From Pencil To Print: Crash And Fire On Rochambeau Bridge, Hours Of Subsequent Gridlock
Our occasional series “From Pencil To Print” shares how a recent story went from conception to bylined feature for our print edition and website.
The rollover of a truck and subsequent fire, followed by eight hours of what Police Chief James Viadero described during a Board of Police Commissioners meeting as “gridlocked roads in Newtown,” was covered from start to finish in the print edition of April 2, 2021, and online as it happened.
Work on the story (“Rochambeau Bridge Temporarily Closed Following Truck Rollover, Fire In Construction Zone”) covering the March 30 truck crash and fire that closed the bridge that carries I-84 over Lake Zoar for hours began when Sandy Hook Volunteer Fire & Rescue and Newtown Hook & Ladder Co. #1 were dispatched to the crash scene, shortly after 7 am that morning.
I was still home, but have scanners in my home, and heard the call go out. Before I could even leave the house, the call had been upgraded: The truck was on fire, fully engulfed. Fortunately, the driver was safely out almost immediately.
To get photos of the scene, I used the back route to Southbury — which tens of thousands of people were going to be doing for the better part of that weekday, we now know — heading over the Glen Road Silver Bridge in Sandy Hook and over River Road in Southbury. I took my first few photos from the bridge near the Southbury Town Beach (opposite Berkshire Road), then went to the bridge over the highway and used my second camera, with a zoom lens, to get closer views of the scene.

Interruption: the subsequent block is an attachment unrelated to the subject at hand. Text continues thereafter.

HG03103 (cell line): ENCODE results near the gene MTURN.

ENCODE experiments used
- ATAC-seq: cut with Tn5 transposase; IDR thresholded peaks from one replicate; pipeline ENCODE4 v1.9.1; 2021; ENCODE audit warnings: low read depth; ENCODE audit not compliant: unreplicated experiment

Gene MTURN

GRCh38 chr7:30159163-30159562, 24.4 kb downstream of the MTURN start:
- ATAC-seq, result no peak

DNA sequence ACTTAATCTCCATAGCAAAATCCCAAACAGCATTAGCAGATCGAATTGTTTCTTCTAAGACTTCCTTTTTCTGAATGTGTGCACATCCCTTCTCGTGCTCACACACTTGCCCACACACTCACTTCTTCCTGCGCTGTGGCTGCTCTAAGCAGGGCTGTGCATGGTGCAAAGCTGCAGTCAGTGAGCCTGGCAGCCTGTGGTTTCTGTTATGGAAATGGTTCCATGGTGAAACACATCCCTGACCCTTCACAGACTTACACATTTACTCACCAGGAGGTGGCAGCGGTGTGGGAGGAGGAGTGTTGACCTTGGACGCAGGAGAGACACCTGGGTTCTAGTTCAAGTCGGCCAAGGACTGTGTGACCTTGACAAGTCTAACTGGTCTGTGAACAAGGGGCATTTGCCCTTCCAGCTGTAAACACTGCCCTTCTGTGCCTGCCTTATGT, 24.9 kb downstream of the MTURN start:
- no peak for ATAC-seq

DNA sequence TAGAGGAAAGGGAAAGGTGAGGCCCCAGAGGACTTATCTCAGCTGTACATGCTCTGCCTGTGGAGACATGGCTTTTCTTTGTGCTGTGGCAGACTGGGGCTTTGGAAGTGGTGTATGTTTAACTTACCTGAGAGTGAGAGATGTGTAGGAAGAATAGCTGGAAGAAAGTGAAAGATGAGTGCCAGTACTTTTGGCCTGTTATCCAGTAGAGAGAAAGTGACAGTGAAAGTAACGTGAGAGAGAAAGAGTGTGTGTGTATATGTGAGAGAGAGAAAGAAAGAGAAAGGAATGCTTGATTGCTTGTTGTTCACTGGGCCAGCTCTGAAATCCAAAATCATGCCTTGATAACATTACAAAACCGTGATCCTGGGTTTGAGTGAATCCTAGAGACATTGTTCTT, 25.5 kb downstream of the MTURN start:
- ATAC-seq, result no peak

Once the fire was out, it was time to get to the office, where I continued monitoring scanners for updates.
Because this event was affecting thousands of people in real time, posts went up on The Newtown Bee Facebook and Twitter as soon as the crash happened, allowing followers to try to avoid any backup in the immediate area.
As the incident continued, updates were posted to those feeds, letting readers know not only when firefighters and EMS personnel had cleared from the scene, but also to alert them that both lanes of the bridge would remain closed for quite some time.
Within a few hours I was able to put together a story about the crash and fire, which we posted to our website. The closure of the eastern span was having ramifications not only on that bridge, but also in surrounding towns. Every vehicle traveling in either direction on I-84 was being detoured off the highway, and traveling through Newtown and parts of Southbury.
It was determined that we should do not only social media posts, but also a full story online to let people who went to our website know why traffic on the interstate was at a standstill as far west as Danbury and as far east as the Southbury-Middlebury line.
The following morning, I contacted Connecticut State Police (CSP) for their report. With this being something that happened on the highway, Connecticut State Police troopers were the law enforcement personnel to respond to the scene and file a report.
CSP’s Public Information Officers provided that report, allowing us to update the story with details about the driver (name, age, hometown), the truck (make and model), and their narrative of what happened out there.
Contact was also made with the project manager of the Rochambeau Bridge Renovation Project, who was able to provide the number of vehicles that regularly use the spans over Lake Zoar. He also confirmed that an inspection of the bridge had been done after the crash, before it was reopened for public use.
All of the information was collated by Wednesday afternoon, March 31, and then filed for the print edition of Friday, April 2.